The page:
Nietzsche, Schopenhauer & Houellebecq

Eddie Ejjbair
7 min readFeb 12

Michel Houellebecq — who is arguably the most important author alive — is a figurative descendant of Schopenhauer. As many have already pointed out, the whole of Houellebecq’s work can be read through the filter of Schopenhauer’s philosophy:

In both cases, suffering is taken for granted, and there is the same pessimism, the same conception of style, and even the same central emphasis on compassion as the general basis for ethics; we also find the same salvific character of aesthetic contemplation, and the same impossibility of ‘being at home’ in the world (Agathe Novak-Lechevalier)

In his book, In the Presence of Schopenhauer, Houellebecq acknowledges his indebtedness to the so-called ‘Buddha of Frankfurt’, and argues that ‘even if you find yourself in disagreement with him, you cannot fail to be deeply grateful to him’.

It would seem as though, for Houellebecq, there is no ‘anxiety of influence’, no distancing himself from his figurative forefather. According to Harold Bloom and his theory of influence, the relationship between ‘precursors and their poetic “sons” is [akin] to a Freudian “family romance,” where poetic relations seem to bear familial resemblances to one another’ (Geddes). Usually, ‘conscious admission of the precursors’ influence can be the death-knell for the [poetic son’s] self-confidence as a unique and unprecedented creator’.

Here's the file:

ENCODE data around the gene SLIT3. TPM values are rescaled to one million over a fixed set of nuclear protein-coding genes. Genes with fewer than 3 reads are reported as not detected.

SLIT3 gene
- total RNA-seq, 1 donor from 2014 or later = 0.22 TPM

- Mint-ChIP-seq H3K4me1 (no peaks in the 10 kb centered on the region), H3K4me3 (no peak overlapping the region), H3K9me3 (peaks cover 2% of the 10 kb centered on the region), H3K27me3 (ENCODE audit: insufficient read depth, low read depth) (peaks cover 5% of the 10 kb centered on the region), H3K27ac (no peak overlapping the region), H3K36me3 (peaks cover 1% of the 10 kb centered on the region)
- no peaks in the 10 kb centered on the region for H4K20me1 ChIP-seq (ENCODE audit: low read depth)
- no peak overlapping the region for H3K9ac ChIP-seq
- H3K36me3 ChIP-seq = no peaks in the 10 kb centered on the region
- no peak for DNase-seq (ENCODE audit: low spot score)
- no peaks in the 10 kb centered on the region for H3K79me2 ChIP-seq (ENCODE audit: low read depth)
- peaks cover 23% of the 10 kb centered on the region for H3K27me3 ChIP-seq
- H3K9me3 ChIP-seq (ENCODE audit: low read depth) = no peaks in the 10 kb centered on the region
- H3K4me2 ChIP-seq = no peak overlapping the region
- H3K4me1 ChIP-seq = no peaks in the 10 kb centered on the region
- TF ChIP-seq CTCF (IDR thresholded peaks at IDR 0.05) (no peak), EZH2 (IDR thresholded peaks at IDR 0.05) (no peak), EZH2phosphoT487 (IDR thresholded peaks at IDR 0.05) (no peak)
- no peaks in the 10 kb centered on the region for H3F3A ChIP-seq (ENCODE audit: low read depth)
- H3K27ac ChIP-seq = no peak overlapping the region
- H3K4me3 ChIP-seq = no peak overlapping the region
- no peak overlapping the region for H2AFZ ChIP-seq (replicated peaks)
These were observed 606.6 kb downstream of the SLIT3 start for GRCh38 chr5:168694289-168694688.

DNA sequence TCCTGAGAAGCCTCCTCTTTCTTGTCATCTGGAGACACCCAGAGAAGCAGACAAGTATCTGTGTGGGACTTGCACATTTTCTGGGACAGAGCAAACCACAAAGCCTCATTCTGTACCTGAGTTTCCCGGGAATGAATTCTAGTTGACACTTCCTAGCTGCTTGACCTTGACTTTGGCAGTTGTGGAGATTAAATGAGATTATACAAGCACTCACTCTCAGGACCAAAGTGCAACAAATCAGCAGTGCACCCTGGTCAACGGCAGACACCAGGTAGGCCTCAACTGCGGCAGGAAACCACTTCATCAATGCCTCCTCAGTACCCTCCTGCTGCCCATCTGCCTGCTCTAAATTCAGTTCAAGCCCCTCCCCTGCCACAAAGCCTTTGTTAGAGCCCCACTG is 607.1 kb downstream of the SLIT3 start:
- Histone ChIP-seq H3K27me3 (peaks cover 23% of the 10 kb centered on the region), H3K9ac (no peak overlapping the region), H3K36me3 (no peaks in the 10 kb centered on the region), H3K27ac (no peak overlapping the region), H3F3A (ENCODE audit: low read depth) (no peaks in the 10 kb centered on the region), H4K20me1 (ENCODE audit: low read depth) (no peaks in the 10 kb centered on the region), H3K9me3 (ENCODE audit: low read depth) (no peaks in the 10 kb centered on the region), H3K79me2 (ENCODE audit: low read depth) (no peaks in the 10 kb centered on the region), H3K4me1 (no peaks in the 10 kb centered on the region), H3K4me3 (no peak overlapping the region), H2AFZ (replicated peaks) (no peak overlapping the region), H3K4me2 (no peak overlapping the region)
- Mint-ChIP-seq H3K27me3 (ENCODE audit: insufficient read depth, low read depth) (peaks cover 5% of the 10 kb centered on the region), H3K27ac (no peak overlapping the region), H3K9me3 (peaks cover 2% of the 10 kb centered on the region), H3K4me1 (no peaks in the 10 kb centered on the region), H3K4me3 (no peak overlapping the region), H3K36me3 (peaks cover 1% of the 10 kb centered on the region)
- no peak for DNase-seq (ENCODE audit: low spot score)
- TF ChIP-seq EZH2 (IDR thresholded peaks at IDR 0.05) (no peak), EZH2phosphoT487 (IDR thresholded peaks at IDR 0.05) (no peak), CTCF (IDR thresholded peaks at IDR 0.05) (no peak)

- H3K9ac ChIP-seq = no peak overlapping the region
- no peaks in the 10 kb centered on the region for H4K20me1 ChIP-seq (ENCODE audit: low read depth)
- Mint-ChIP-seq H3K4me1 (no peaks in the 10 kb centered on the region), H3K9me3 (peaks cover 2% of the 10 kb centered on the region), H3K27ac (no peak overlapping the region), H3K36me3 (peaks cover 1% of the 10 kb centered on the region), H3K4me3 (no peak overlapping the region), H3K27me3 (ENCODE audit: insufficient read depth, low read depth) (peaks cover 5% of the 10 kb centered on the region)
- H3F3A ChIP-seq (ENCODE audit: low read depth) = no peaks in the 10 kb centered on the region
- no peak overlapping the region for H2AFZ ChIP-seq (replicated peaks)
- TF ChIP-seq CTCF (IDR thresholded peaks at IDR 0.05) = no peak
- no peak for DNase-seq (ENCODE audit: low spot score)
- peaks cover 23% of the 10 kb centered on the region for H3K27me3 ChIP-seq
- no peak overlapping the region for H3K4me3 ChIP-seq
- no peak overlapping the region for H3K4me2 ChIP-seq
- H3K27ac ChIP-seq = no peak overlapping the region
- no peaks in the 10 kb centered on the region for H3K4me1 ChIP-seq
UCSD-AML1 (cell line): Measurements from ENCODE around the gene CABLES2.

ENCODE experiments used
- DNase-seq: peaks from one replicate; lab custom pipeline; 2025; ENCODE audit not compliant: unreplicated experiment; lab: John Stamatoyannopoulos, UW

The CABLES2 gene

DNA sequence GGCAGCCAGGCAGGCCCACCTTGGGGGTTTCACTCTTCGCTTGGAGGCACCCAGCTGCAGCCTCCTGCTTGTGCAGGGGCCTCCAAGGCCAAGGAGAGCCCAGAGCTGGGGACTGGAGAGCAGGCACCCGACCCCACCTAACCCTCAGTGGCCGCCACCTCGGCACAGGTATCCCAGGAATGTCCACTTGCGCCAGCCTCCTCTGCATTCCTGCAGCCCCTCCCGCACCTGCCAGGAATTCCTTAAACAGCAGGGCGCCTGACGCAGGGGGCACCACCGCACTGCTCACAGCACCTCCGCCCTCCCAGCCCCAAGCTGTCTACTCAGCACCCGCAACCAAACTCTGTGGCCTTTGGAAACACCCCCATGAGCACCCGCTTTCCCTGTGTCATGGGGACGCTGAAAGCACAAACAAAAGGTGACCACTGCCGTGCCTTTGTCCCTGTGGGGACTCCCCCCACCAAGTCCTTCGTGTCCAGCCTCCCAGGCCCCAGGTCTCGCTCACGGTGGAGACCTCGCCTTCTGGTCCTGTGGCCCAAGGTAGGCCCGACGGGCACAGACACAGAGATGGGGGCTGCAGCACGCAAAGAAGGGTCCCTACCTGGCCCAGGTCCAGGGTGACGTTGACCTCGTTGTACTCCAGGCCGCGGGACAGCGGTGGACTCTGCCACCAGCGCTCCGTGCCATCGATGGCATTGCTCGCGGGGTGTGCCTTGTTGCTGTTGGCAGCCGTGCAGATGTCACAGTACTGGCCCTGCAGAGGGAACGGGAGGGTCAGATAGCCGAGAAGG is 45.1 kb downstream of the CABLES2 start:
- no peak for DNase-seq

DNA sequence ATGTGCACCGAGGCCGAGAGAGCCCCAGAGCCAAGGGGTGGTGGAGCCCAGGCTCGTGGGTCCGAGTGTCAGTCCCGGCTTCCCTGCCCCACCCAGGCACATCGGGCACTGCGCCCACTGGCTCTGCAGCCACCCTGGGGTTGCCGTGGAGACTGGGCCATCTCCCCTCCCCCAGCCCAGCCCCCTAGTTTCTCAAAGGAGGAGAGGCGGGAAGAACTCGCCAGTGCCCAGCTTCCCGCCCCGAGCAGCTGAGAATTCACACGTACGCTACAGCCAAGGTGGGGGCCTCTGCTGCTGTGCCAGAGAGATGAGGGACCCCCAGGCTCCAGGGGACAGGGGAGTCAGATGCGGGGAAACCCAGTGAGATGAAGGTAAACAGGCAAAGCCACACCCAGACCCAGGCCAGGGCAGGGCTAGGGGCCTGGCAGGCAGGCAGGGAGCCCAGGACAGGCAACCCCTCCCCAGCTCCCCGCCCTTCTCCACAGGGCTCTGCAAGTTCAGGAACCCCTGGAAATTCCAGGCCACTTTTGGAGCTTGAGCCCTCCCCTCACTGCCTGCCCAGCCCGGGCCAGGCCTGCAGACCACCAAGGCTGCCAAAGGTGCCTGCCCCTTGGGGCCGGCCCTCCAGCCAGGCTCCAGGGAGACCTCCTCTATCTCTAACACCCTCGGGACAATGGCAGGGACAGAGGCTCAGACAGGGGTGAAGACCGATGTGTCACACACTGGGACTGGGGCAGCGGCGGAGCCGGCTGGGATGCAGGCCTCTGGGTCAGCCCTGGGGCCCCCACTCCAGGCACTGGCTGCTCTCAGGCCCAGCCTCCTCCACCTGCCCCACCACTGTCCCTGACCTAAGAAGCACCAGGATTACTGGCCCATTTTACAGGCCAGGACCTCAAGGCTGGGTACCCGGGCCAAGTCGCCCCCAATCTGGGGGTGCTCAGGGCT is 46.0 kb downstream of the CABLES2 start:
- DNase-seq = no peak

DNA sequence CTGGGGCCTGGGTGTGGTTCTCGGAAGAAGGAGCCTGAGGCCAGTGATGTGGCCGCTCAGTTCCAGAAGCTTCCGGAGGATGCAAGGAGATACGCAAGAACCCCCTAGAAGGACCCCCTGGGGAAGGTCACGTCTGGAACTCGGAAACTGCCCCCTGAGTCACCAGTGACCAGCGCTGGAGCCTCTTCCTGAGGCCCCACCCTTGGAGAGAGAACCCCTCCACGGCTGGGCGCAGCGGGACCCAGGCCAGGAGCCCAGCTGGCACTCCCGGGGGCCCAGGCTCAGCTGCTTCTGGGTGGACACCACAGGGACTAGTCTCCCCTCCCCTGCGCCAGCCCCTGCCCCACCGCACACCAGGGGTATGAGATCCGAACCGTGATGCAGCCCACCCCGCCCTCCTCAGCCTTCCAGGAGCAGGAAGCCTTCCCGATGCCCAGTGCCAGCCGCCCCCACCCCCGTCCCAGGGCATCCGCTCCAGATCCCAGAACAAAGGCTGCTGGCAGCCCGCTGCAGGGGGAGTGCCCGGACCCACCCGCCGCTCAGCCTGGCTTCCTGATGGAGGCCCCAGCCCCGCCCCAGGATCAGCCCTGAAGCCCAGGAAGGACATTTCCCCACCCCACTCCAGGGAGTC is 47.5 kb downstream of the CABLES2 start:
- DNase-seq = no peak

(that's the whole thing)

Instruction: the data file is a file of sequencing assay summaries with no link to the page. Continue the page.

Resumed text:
Illustration by Edward Sorel

Contrary to this, Houellebecq embraces his influencer. There is no paternal angst, no contempt. There is, however, a familial rivalry — not between father and son, but between siblings. Schopenhauer had another well-known descendant, one that Houellebecq read first — and one that bears all the hallmarks of Bloom’s anxiety of influence: Friedrich Nietzsche.

Before reading Schopenhauer, Houellebecq says that he was ‘stuck’ at Nietzsche. There is, in his encounter with Nietzsche, a mixture of admiration and disgust:

I found his philosophy immoral and repulsive, but his intellectual power impressed me. I would have liked to destroy Nietzscheanism, to tear it down to its very foundations, but I did not know how to do so…

Eddie Ejjbair

‘Gradually it’s become clear to me what every great philosophy has been: a personal confession of its author and a kind of involuntary and unconscious memoir’